Something to Cheer About (2001)
Average Rating: 5.3/10
Reviews Counted: 14
Fresh: 6 | Rotten: 8
No consensus yet.
Average Rating: 5.1/10
Critic Reviews: 9
Fresh: 4 | Rotten: 5
No consensus yet.
Average Rating: 3.4/5
User Ratings: 1,700
The first all-black high school basketball team to win a U.S. state championship and the coach who inspired them to always play at the top of their game are profiled in director Betsy Blankenbaker's inspirational documentary. The Crispus Attucks Tigers is a team that helped to get numerous kids off of the streets while raising community morale and breaking down the color barrier in professional sports. Former Crispus Attucks Tigers include such famed sports luminaries as Harlem Globetrotter
Oct 5, 2001 Wide
Jun 26, 2007
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Plodding but heartfelt, Something to Cheer About pays tribute to a time when basketball scholarships and professional opportunities were practically unknown. Back then, a player's only opportunity was to make history.
Despite a last-reel schmaltz attack, this sports doc presents its blockbuster-baiting material with unfussy immediacy and dignity.
The movie could have had much greater resonance were it not focused so monolithically on basketball. One wonders what life was like at Attucks High, or how the players' success on the court affected their lives off it.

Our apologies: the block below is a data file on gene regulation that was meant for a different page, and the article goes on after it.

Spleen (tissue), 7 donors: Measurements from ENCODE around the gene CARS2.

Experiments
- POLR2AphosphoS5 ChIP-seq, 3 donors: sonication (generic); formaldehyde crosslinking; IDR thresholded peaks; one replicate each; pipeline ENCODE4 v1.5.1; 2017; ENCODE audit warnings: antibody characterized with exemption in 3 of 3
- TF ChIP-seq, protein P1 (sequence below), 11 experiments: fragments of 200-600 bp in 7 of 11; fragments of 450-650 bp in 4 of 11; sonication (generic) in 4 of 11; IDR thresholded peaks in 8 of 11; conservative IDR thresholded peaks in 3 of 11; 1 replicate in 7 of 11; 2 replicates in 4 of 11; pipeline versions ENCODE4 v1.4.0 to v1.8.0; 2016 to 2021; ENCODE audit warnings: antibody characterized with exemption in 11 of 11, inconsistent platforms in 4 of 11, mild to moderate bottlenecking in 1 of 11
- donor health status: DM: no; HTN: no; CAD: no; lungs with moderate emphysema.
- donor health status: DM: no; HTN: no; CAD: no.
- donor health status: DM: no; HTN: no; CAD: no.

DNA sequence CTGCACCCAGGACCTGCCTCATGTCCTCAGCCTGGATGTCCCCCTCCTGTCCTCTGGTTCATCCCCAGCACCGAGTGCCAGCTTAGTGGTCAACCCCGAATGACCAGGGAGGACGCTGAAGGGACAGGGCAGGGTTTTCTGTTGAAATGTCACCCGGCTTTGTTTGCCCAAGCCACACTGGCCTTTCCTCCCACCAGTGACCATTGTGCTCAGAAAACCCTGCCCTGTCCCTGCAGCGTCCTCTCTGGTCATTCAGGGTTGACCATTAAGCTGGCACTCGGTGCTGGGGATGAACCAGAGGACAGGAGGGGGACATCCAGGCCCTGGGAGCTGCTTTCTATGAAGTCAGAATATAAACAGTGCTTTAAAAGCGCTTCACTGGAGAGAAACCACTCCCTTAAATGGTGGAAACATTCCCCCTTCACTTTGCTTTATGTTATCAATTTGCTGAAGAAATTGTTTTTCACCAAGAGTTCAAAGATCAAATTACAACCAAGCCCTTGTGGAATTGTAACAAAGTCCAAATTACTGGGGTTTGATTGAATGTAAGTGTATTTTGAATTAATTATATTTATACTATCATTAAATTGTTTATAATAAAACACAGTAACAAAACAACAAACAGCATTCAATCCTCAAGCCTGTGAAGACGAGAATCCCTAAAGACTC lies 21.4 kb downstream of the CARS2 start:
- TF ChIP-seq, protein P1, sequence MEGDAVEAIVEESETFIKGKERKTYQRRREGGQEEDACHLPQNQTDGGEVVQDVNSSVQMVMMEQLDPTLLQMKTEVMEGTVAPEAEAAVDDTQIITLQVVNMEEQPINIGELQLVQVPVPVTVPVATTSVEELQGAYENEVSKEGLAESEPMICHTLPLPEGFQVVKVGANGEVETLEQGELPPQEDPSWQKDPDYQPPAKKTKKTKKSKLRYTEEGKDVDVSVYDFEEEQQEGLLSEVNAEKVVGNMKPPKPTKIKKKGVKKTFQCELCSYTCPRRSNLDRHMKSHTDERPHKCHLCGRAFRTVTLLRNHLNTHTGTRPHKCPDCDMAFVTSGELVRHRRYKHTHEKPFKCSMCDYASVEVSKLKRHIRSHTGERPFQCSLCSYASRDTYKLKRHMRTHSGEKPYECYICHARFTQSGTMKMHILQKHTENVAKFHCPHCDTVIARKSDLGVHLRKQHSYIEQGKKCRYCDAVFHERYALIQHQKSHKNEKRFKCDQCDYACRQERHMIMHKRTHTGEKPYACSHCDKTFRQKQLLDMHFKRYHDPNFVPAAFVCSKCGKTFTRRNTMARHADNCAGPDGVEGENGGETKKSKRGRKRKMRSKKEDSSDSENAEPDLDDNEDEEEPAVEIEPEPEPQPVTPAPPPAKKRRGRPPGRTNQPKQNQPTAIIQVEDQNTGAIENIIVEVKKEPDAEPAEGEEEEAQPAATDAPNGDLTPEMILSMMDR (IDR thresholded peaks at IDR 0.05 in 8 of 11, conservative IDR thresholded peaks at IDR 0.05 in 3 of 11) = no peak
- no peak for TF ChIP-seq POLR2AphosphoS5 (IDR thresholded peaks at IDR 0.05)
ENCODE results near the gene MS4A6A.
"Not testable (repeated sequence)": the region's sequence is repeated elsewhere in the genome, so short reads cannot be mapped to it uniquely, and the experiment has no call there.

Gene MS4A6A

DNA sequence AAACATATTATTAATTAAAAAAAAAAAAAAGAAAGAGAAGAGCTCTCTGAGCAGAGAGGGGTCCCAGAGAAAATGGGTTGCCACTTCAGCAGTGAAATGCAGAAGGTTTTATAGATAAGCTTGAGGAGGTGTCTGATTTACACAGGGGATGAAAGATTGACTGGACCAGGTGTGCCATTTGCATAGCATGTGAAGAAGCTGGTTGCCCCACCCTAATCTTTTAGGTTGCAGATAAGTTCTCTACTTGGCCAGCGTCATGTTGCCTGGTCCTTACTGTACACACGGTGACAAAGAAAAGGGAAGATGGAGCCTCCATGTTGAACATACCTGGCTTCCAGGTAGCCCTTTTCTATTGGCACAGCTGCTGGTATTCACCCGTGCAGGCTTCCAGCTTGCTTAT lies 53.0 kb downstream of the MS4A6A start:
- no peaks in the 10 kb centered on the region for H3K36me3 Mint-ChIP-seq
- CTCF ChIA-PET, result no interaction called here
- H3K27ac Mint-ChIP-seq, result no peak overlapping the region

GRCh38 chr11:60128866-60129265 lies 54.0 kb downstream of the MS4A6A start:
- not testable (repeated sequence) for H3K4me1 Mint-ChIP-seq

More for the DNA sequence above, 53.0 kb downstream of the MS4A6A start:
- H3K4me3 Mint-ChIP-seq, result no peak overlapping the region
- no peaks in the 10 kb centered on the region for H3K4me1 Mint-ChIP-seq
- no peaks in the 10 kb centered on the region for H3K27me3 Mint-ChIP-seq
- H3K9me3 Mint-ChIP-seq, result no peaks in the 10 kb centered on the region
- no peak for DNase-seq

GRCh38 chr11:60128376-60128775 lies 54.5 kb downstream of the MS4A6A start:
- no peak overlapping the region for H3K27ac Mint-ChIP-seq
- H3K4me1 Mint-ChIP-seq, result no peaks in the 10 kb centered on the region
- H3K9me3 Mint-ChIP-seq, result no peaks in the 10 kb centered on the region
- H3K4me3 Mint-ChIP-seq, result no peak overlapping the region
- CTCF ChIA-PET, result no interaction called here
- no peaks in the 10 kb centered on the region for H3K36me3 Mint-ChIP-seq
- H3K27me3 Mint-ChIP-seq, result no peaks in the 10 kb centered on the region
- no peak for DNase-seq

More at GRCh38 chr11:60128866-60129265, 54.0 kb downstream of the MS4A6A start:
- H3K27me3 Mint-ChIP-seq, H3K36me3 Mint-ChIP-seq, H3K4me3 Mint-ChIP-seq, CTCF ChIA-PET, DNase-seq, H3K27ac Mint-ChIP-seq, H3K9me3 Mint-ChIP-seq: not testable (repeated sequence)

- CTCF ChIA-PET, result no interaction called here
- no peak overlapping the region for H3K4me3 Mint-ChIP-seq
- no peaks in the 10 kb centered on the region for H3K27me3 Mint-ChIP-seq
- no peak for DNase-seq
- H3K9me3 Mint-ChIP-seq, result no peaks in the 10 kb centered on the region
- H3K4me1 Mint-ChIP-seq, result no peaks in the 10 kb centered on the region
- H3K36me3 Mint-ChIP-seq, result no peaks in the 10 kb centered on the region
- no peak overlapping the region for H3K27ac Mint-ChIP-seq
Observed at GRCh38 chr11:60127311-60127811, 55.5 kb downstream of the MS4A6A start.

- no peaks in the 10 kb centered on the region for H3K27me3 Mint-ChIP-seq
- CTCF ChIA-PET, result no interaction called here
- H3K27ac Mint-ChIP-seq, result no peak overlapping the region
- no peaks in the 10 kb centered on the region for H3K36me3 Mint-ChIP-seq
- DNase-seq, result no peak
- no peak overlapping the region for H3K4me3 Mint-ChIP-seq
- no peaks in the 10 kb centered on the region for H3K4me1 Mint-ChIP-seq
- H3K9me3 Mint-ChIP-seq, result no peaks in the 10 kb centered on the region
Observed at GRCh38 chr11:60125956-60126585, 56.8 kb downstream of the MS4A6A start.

At just over an hour, it seems better suited for TV viewing than a theatrical release.
One of [director] Blankenbaker's key acquisitions here is the grainy black and white footage of Crispus Attucks in action during the mid-1950s. It is stunning stuff.
Utterly conventional...but still works as an uplifting tale of success in adverse circumstances, and as a testimony to the power of one dedicated teacher.
The film is really geared toward basketball fans who won't mind the talking-heads format, and the glowing interviews that have more the tone of testimonials than a historical documentary.
It muddies key details (it's not clear we're seeing the '55 championship game until it's over), while never addressing others (the team's gifted coach quit in '57, but who knows why?).
Understands sport as much more than athletics, when basketball served not as a source of endorsement deals but as an opportunity for people who never had much before.
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